Facial recognition relies on matching facial features to a database of those wanted by the Met for violence-related offences. If the technology generates an alert of a match, police officers on the ground will review it and further checks will be carried out to confirm the identity of the suspect.

The technology has continued to be trialled at different events and locations this year and will be subject to a full evaluation at the end of the year. Civil liberties group, Liberty, were invited to observe its use at the Carnival last year.

Detective Superintendent Bernie Galopin, of the Metropolitan Police Service (MPS), said: “The Met is currently developing the use of facial recognition technology to identify specific individuals at various different events and locations.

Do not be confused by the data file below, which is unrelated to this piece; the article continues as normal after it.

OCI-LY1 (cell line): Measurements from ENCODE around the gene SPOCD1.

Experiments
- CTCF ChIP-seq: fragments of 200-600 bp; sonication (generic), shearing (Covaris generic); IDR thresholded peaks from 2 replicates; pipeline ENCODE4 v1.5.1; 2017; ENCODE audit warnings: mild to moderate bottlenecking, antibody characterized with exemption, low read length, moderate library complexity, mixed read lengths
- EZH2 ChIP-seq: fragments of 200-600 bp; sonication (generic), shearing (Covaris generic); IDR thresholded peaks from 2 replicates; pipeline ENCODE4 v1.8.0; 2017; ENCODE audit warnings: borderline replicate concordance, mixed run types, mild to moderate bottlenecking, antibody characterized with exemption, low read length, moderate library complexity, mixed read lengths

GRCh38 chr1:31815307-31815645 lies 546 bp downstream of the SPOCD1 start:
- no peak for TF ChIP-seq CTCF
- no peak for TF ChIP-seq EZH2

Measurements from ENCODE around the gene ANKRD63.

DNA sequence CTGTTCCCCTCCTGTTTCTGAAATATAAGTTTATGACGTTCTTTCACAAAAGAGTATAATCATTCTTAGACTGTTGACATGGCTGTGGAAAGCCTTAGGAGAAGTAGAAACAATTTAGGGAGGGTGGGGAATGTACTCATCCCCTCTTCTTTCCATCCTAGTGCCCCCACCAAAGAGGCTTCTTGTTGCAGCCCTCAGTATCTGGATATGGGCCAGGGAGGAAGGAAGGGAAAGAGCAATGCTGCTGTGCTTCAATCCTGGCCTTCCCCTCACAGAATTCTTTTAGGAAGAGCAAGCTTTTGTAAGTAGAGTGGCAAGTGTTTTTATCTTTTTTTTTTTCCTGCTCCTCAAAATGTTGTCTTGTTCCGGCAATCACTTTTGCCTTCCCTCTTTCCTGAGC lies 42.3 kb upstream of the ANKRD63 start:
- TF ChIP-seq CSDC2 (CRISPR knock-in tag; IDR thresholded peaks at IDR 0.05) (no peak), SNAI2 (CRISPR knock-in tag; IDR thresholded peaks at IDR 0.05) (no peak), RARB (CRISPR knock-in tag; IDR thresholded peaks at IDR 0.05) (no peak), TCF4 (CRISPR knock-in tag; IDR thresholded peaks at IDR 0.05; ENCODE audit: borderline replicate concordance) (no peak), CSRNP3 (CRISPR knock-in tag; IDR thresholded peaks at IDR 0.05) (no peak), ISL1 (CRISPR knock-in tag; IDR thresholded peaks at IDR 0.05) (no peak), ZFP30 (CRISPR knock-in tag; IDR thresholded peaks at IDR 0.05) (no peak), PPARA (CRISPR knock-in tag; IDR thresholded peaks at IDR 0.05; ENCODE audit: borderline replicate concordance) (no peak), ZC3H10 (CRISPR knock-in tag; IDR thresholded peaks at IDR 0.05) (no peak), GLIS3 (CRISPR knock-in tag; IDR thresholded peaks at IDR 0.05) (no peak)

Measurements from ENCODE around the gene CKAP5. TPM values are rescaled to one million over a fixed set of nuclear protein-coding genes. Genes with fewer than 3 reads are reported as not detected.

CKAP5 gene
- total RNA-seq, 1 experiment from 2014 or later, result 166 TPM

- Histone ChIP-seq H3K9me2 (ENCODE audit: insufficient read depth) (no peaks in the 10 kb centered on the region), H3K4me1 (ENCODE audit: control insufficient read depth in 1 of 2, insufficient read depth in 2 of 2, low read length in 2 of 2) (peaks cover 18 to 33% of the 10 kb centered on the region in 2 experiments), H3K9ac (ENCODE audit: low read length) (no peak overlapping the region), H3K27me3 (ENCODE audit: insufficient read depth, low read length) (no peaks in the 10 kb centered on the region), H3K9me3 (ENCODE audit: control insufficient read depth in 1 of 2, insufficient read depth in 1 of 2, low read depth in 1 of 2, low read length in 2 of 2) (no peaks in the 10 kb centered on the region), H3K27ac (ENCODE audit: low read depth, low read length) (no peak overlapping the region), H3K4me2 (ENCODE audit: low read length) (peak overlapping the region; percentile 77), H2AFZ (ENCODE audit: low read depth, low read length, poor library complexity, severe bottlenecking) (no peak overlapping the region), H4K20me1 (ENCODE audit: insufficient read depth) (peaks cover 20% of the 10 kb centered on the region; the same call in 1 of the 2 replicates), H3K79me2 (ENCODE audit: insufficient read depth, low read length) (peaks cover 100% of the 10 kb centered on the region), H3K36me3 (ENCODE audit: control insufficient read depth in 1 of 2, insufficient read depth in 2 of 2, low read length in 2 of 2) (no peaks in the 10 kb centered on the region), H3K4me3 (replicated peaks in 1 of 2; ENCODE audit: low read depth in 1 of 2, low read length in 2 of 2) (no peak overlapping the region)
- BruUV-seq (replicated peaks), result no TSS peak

Surveillance: CCTV cameras inside the Metropolitan Police’s Specialist Operations Room in Lambeth, from where the Notting Hill Carnival operations will be run

“This technology has previously been used at the past two Notting Hill Carnivals and at the 2017 Remembrance Sunday service to assess if it could assist police in identifying known offenders in large events and so help police to protect the wider public.”

Beyond technology, there is also the tried and tested boots on the ground; Sunday will see a total of 6,162 officers and staff dedicated to Carnival duty, whilst on Monday this figure will climb to 6,858. Some of these officers will be drafted in from the Met’s newly-formed Violent Crime Task Force, a team of specially-selected officers who focus on tackling violent crime on the streets of London.

They will be boosted by specialist assets from the Force Firearms Unit, Dog Unit and officers from the Mounted Branch. Last year anti-terror concrete blocks were installed in Notting Hill Gate, a major thoroughfare to the carnival after a spate of van-enabled terrorist attacks on Westminster Bridge and Borough Market.